Share how bad you were when you started out on guitar ...

Year 1992 It was war. I find guitar in grandparents house.Old classic guitar. On guitar is 4 strings only. I played on those 4 strings 2 years, after 2 years of playing i only learn to mimic the sound and melodies of some songs i like, not accurate and not in tune. I was 7 years old. I lost one string and replace it with one random string i finde. I know it is a string wire from one broken antena. After 4 years there is first music stor opened near me. I went to the store with my guitar to buy strings and figured i have only 4 tuners instead of 6. I order two tuners and wait 2 months. One guy in store teach me how to tune guitar. Pic up the pone and that signal that i hear is A and from that i tune all other strings. I learn my first song. Everu day i tune my guitar to play that song. Metallica unforgiven. Only intro. Next part is to expensive for my brain at that time. And after 27 years i play in one known band in my country, play big festivals, famouse clubs and i love it. Never stop dreaming. Now i have custom telecaster, vintage stratocsster, one esp, and my own recording studio and i am here to dream about left handed prs S2 mccarty.
Last edited:
I saw that!

I am still bad at playing the guitar in-spite of learning of the last 3 months .... The funniest part is I am learning the chords of 1 song for the last 3 months andd still find my self lagging behind..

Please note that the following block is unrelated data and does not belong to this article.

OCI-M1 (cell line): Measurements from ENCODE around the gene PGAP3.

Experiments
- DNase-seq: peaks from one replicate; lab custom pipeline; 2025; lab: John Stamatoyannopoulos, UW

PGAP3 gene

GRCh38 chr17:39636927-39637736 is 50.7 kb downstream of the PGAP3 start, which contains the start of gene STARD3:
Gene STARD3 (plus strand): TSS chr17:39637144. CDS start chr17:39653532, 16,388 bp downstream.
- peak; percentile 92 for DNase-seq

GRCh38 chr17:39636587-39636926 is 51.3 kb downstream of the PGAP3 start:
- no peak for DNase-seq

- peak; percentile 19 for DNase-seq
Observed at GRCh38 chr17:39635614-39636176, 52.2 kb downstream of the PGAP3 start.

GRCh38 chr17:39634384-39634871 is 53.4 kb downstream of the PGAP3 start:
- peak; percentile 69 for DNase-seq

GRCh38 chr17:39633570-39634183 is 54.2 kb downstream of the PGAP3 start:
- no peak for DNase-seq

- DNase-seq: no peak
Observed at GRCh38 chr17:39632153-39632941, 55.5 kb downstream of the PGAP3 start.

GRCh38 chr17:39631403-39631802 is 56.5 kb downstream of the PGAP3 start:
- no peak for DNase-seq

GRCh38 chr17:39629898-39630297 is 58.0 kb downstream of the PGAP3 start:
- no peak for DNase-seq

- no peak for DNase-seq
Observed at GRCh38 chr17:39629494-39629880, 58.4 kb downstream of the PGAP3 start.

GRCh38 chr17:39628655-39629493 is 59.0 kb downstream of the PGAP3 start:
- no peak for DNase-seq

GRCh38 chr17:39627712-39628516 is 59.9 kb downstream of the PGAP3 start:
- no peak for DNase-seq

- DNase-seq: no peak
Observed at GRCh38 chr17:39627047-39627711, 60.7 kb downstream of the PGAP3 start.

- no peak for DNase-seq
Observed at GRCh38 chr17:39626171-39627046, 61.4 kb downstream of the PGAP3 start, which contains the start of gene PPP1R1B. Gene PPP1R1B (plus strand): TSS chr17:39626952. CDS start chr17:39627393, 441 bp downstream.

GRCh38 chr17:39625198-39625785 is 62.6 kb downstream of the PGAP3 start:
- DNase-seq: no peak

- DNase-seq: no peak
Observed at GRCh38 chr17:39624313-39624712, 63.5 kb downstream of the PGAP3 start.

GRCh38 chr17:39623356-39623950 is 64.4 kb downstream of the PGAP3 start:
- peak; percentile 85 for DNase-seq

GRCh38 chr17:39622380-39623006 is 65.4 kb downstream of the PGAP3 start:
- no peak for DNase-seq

Sharing the chords of the song... if you guys have other suggestion or other website where i can learn.. Suggest plzzzzzzzzzzz... I need to learn the same song as I am fan of Powfu
I’ve been at it for 3 years and I still suck, but I’ve enjoyed having some really nice guitars and playing around with my gear. I’ve never been that physically coordinated and at 60 I’m not expecting any miracles, especially after a series of mild strokes. I made a promise to myself to enjoy it and not make a new hobby a source of frustration.

I know I’m not the only one using all of it just to push my dreams and keep the creative flame alive, but I’m probably one of the few who will risk the shame and openly admit it :)